When Mikhail Sergachev slammed Brendan Gallagher onto the ice in Game 1 of the Stanley Cup final, blood gushed out of Gallagher’s forehead and onto the ice.
Patrick Jesso sprung into action.
Jesso is the assistant manager of ice operations for the Tampa Bay Lightning. His cameo came with 6:18 left in the third period of Game 1 as he rushed onto the ice to clean up the blood. He used surgical precision with his ice scraper to shave and smooth the ice. Co-worker Kevin Losier shoveled the contaminated shavings into a biohazard bag, and the ice was once again ready for play.
That’s one of many times Jesso has tended to the ice before, during or after Lightning games. Keeping the ice suitable for an NHL contest is not an easy feat in a state known for its heat and humidity, especially during the summer months.
“The hotter it gets, the more of a challenge it is,” Jesso said. For the Stanley Cup final, he said supplemental equipment was brought in to keep everything just right.
The process of keeping the ice in playing condition in June and July is not wildly different than earlier in the season. The crew monitors the temperature and humidity throughout the day and game, consults with the engineering staff and uses previous playoffs as a template. One tweak they made for the summer months is leaving the HVACs on during off days to cope with the humidity.
Amalie Arena ice stays well, icy, largely thanks to the underground ice plant, which consists of 10 miles of piping that pumps glycol at 15-18 degrees underneath the ice. The arena is kept between 55-60 degrees and dehumidifiers maintain 55-58 percent relative humidity. Jesso said Florida’s climate makes humidity a bigger issue for the ice crew.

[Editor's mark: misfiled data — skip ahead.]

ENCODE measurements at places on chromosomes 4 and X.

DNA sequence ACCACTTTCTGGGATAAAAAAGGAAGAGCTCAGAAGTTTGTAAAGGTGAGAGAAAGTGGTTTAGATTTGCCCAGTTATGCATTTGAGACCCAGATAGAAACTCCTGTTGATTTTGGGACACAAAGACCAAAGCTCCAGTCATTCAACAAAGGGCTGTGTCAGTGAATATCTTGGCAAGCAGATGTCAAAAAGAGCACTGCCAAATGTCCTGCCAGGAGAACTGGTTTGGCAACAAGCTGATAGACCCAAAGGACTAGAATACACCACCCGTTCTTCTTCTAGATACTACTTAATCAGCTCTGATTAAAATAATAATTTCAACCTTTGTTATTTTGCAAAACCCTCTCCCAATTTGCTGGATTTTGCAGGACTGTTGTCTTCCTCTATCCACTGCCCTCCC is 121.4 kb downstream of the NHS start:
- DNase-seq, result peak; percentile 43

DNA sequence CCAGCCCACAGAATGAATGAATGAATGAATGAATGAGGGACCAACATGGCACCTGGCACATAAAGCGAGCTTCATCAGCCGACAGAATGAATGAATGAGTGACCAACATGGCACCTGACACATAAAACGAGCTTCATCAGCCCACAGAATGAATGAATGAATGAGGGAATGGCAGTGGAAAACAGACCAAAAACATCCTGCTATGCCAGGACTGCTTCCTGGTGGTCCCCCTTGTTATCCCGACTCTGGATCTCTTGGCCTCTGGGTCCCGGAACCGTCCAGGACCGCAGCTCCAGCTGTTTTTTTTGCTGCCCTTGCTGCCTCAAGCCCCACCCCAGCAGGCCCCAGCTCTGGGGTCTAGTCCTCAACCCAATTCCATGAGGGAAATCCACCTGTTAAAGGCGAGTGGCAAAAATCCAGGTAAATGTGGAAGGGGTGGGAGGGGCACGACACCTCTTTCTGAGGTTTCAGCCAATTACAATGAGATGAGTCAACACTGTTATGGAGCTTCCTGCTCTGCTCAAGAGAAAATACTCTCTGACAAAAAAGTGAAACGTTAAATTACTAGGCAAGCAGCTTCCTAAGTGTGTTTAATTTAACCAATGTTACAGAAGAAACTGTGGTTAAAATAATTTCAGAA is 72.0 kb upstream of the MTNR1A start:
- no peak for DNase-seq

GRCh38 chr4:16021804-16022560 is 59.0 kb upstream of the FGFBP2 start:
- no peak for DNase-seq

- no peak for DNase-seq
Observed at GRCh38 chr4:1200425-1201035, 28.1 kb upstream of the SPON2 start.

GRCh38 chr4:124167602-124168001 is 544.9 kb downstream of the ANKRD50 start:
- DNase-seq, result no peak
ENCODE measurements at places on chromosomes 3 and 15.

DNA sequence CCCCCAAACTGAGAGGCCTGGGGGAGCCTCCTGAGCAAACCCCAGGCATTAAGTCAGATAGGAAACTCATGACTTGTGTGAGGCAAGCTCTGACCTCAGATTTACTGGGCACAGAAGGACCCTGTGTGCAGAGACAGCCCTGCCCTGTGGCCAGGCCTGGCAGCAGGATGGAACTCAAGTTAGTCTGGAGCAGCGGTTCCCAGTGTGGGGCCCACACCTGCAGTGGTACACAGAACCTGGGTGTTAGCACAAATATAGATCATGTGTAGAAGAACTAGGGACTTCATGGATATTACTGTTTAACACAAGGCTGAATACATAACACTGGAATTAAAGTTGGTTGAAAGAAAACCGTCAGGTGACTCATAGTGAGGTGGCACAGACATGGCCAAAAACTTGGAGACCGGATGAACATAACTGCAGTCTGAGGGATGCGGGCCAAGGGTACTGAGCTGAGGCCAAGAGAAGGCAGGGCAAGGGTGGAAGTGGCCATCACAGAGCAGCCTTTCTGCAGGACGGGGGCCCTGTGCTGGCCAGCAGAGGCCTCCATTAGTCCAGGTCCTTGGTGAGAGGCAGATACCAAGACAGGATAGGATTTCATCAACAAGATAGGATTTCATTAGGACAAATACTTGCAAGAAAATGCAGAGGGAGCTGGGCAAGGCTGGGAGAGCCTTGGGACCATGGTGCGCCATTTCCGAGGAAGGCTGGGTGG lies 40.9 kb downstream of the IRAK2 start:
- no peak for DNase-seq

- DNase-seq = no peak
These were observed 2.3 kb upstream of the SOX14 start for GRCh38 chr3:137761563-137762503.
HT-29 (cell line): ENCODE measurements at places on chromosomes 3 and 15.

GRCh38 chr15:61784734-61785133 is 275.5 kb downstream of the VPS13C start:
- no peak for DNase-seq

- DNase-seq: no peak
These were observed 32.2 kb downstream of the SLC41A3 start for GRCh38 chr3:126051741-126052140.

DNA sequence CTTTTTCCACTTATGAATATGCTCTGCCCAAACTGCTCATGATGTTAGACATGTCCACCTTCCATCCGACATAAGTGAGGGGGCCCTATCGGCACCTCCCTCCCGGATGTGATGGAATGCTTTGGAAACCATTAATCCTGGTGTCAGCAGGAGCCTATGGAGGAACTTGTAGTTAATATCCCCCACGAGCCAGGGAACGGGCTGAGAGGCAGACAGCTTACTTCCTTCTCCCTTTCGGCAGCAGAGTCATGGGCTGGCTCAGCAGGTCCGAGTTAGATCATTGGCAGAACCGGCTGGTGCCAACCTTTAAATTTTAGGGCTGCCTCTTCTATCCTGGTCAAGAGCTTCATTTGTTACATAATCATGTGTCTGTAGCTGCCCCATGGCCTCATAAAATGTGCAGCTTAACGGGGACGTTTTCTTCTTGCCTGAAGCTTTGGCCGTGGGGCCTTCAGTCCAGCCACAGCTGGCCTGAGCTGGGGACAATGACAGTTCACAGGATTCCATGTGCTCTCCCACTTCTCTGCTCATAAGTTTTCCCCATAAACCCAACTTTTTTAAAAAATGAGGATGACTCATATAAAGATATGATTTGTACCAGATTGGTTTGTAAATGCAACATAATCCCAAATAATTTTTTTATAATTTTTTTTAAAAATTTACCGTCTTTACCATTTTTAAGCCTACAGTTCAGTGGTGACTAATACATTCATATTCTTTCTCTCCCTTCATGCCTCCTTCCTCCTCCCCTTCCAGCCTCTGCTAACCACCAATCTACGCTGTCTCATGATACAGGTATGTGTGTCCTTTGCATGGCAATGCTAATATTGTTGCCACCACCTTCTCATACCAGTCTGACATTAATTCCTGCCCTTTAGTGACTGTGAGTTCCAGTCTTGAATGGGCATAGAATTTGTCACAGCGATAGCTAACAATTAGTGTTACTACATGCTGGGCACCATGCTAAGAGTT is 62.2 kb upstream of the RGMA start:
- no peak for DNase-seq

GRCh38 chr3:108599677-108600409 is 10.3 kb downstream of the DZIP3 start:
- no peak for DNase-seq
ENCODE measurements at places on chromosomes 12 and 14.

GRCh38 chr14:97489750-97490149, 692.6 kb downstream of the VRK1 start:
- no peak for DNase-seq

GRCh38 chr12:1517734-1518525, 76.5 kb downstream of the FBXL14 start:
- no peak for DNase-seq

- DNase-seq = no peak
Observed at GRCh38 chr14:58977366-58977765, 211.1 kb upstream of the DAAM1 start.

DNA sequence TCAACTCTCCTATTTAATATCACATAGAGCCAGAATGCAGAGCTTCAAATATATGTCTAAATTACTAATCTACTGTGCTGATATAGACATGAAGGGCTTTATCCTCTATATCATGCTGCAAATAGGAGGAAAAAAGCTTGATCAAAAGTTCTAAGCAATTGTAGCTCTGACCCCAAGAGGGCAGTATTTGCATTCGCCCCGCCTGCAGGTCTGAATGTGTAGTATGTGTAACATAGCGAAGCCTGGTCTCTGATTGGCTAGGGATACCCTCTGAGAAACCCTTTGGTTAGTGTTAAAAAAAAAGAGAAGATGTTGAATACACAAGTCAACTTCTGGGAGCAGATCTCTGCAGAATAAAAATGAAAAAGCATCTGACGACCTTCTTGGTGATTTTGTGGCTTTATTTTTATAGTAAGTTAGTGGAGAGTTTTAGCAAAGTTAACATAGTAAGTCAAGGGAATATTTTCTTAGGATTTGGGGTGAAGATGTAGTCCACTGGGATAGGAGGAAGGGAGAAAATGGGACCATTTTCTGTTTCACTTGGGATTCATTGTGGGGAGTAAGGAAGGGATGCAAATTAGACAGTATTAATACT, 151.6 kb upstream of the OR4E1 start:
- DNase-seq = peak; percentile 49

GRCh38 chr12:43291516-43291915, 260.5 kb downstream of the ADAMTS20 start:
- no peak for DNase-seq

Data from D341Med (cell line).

“It’s easier to lower the temperature than get rid of the humidity,” Jesso said.
Why did that piece of ice fly into the air? Is that skate mark too deep? Does this air feel too moist?
Those are some of the countless questions Jesso and his team have running through their minds. The NHL requires the ice to be between 20-23 degrees and in addition to the temperature and humidity, Jesso and company monitor the ice quality closely.
If he is seeing large pieces of ice fly up when skaters make hard cuts on the ice, it’s too cold. When a skate’s grooves run too deep, the ice is too warm.
“We like to have the [skate grooves] ideally on top of the surface,” Jesso said. The optimal conditions are when the ice is “hard, fast and dry.”
Jesso watches the skaters during warmup and throughout the game, but once the game starts, his job gets extra fun when he follows the puck to make sure it isn’t bouncing. He gauges if the ice is causing any game-altering bounces, and if it is, he’ll toggle with the temperature of the freezer the frozen pucks are stored in so the new ones are ready. If that doesn’t work, they’ll turn to the ice plant.
“I look at the puck the majority of the time. It’s hard to say that without smiling because it’s kind of funny that I get to get paid to do that,” Jesso said.
After the game, the ice crew refills the ice to fill in all the divots and chunks. Throughout the game, Jesso and the other crew members are mostly just cutting and smoothing the ice so by the end, the rink is usually in need of a replenishment. They flood the ice in a process they call “cleaning up” to get it back into practice or game condition.
The only additional ice during the game comes courtesy of the Zamboni. The machine cuts ice and smoothes, but it adds small amounts of water to pack divots as it shuffles across the ice.
The Lightning are up 3-1 as the series comes back to Tampa, so Jesso and company will be back in action for Game 5.